The French - Cheese, baguettes, the Eiffel tower, red wine and now to our surprise great golf...
As the host nation for the 2018 Ryder Cup France needs to be seen as a golfing country but I have to admit, I don’t see it as that.
For some unknown reason, if I was to consider a golf trip abroad, France would not make my shortlist.
However, recently Your Golf Travel (You know... TELL THEM DARRRRRRNNN SENT YOU etc) invited us to play a few courses in the northern region of France to try and change our minds about putting France on that shortlist.
Here is what we did and what we thought and whether Francais is now a plausible golfing destination.
How can you get to France? Plane, ferry, Eurostar, Eurotunnel or if you're feeling brave a cheeky swim... although might be tricky with a pencil bag jammed packed with golf holiday Top Flites on your back.
Lazily we went via the Eurotunnel, which I was going on for the first time since I was a kid going to DisneyLand, which might suit my golf better tbf.
Anyway in just a 35 minute crossing we popped out at Calais and drove 30 minutes and we were at our first golf club.
Not bad, within 2.5 hours I went from my front door to a golf course in France and I only got out the car once and that was for a cheeky wee on the EuroTunnel (In a toilet obvs)
It was a pleasant surprise how easy it was, let's be honest we've all had that nightmare trip stuck in airports for hours on end, this was decent.
But realistically for us, it's all about the golf isn't it?!
AA Saint Omer Golf Club
Saint-Omer is a Challenge Tour venue and has some of the biggest elevation changes at a course I have ever played on. Seriously you need a cable car at some points!
It is a quaint golf course with some incredibly challenging holes, especially the Par 3 second which is 185 meters (not yards!!) but must be a good 30 foot drop down to the green. Try clubbing that without a scope!
It was a true parkland course with some really interesting holes but the most impressive part was the conditions of the greens. They were immaculate, like proper immaculate. Fast and true which at the time of year we went you have to appreciate.
Golf Du Touquet
Firstly, they have a new clubhouse that has just opened that is like no other clubhouse I have ever been to, it’s like a modern country retreat. Whether you’re bothered about clubhouses or not, one thing you can’t knock is the setting!
But the golf course...
It was a links course that hands down could rival some of the best courses in the UK.
As well as being in incredible condition with firm fairways and greens, the holes were interesting, challenging with some greens that I can imagine in summer would be horrendously tough to putt on if you put yourself in the wrong spots... which I almost certainly would.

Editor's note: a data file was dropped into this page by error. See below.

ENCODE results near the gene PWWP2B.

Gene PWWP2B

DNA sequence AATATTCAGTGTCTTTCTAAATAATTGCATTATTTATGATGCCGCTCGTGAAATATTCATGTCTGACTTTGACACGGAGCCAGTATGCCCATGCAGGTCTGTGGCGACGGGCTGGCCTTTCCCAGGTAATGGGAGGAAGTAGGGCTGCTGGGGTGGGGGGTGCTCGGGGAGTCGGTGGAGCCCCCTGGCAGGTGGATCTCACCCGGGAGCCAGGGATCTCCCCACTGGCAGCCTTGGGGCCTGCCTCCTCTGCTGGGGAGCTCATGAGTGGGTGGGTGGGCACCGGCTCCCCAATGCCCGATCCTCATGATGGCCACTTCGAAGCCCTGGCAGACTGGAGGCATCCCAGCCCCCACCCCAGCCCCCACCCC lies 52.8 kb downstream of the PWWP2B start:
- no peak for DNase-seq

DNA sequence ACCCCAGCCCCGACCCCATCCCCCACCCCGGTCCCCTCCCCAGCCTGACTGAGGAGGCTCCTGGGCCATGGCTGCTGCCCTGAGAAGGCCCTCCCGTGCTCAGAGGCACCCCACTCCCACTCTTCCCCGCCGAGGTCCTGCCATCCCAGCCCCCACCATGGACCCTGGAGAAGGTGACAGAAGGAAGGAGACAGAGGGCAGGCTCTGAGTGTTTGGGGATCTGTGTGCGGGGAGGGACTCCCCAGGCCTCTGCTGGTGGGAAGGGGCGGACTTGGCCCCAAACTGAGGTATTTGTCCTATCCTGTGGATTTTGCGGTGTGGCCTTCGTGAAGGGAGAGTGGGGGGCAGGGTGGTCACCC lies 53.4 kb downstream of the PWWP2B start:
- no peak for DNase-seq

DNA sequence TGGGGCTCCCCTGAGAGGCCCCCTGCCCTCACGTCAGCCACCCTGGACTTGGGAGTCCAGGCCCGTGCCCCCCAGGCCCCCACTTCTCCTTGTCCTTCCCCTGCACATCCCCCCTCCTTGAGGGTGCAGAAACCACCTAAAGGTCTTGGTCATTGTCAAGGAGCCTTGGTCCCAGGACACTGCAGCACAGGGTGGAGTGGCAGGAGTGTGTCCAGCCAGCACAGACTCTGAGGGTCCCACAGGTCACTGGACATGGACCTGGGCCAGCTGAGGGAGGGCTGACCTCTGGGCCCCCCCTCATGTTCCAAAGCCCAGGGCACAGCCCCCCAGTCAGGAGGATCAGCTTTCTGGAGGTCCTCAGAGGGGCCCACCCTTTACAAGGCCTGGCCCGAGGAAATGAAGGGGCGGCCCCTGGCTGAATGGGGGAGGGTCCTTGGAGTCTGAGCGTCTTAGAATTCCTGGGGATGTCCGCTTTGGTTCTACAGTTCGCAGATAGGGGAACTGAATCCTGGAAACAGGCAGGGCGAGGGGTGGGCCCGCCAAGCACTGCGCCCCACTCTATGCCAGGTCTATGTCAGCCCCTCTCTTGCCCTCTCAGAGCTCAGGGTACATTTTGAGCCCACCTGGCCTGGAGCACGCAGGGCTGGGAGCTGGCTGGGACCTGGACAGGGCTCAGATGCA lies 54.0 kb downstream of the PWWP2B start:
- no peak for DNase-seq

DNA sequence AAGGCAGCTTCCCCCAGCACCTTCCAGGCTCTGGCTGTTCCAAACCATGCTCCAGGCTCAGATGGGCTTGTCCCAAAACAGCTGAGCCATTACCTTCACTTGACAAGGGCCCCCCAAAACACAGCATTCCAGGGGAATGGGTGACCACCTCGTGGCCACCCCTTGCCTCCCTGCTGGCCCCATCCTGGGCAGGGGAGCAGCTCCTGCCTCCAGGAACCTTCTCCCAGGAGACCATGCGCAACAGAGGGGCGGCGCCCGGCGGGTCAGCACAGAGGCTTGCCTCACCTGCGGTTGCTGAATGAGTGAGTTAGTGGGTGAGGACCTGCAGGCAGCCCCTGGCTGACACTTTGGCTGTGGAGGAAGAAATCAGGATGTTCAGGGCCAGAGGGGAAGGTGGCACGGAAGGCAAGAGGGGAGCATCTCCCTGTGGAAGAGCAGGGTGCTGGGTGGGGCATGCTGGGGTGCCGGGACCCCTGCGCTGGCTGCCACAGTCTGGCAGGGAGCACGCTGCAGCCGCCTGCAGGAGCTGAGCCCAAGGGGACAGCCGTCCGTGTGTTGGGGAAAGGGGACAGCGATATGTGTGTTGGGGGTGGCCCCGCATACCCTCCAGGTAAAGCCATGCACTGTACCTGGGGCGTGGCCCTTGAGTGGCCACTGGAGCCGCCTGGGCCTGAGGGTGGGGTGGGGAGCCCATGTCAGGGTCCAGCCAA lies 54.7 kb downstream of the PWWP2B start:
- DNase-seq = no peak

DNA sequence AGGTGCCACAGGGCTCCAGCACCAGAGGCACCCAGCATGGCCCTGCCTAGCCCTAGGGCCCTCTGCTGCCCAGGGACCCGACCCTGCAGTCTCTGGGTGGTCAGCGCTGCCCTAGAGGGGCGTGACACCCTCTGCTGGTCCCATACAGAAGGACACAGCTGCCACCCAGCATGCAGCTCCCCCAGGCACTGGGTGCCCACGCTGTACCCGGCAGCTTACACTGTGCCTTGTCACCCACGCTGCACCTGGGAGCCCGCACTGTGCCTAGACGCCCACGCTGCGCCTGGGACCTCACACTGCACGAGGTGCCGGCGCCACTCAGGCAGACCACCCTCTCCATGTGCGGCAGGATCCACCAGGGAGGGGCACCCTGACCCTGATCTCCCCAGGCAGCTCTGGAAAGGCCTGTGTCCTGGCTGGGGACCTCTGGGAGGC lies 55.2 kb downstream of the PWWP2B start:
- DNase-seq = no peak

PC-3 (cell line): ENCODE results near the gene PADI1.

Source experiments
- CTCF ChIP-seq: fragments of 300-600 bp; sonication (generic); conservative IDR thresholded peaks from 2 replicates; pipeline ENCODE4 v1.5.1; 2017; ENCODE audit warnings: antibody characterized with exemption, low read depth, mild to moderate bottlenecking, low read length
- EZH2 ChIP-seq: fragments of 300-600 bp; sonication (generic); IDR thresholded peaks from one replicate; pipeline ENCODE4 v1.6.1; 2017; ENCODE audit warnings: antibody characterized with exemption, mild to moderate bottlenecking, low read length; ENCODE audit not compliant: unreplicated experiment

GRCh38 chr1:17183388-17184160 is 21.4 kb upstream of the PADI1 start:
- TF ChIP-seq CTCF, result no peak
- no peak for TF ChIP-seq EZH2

If you are links fan and lets face it, if you’re not, you should be, then Le Touquet has to be on your list to play.
As well as a fantastic course, Le Touquet town itself is a cracking place for drinks and food.
In the summer, it is full with French and English holiday makers and you could tell it would be a strong night out.
And if losing the skins match on the course wasn’t enough, there is one hell of a casino for you to lose all the money you came with or win it back!!
If you want great golf and a place to get smashed, Le Touquet ticks all the boxes.
Our final stop was another links course on the coast just 20 minutes from Calais and being so close to the UK you could even pick up Radio 1... whether that’s a good thing or not is another matter.
Again, another quaint golf course with excellent facilities and the food was incredible (but by this time gout was starting to set in!).
As with all the other courses, the greens were in fantastic condition and there were some really neat little holes including teeing off a World War Two bunker, which with a bit of perseverance you can get inside! (Insert Hitler golf gag here)
The second hole, a par 3 was probably the most spectacular looking tee shot on the early morning we played it. A strong test with an almost blind tee shot but with a view like that. Who cares where the ball goes (or that’s what I tell myself).
At Wimereux you're right along the coast and when the wind got up it becomes a very different challenge compared to when we started the round in benign conditions. That and the fact you could see back to the UK made me upset that my trip was almost up.
Well probably that and about 12 gallons of French red wine over 3 days!
Three things struck me about this trip which easily sum up my thoughts...
- It is so easy and quick to get to Northern France that if you want a one day trip or weekend trip away then you have to consider it.
- The pride the clubs take in their courses, especially the greens is impressive.
- If you’re a group of mates looking for a small road trip, to play some good golf courses at a relatively cheap rate then northern France delivers.
If you fancy the short trip over the channel for some class golf and even classier wine check out the links here for Your Golf Travel and Saint-Omer, Le Touquet and Weirmeux golf courses.
I'm the Managing Editor at The Club. I like putting and Rioja. I dislike my low slice.